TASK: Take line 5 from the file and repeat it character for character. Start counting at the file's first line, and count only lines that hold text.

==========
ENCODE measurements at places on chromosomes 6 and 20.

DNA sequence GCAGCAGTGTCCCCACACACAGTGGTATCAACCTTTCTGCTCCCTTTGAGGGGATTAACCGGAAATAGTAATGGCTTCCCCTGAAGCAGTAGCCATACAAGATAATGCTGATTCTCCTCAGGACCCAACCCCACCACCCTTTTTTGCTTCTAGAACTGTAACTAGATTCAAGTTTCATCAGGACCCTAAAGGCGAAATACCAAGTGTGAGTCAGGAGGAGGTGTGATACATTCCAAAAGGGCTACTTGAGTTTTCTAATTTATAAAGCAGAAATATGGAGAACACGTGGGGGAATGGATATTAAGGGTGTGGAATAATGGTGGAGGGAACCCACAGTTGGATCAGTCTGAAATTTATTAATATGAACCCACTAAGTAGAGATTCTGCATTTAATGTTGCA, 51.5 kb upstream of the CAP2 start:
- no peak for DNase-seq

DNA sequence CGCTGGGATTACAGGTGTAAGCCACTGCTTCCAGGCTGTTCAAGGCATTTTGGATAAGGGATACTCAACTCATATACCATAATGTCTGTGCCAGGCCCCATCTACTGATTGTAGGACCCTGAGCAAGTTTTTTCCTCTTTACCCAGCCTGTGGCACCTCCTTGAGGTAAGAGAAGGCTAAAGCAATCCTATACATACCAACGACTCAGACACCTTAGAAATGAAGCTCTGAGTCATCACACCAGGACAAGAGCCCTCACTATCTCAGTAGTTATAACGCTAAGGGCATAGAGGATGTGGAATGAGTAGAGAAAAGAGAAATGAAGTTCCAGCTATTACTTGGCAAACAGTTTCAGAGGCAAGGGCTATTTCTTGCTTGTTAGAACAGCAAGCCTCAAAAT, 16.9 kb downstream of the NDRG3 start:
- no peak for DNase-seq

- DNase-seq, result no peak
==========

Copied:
- no peak for DNase-seq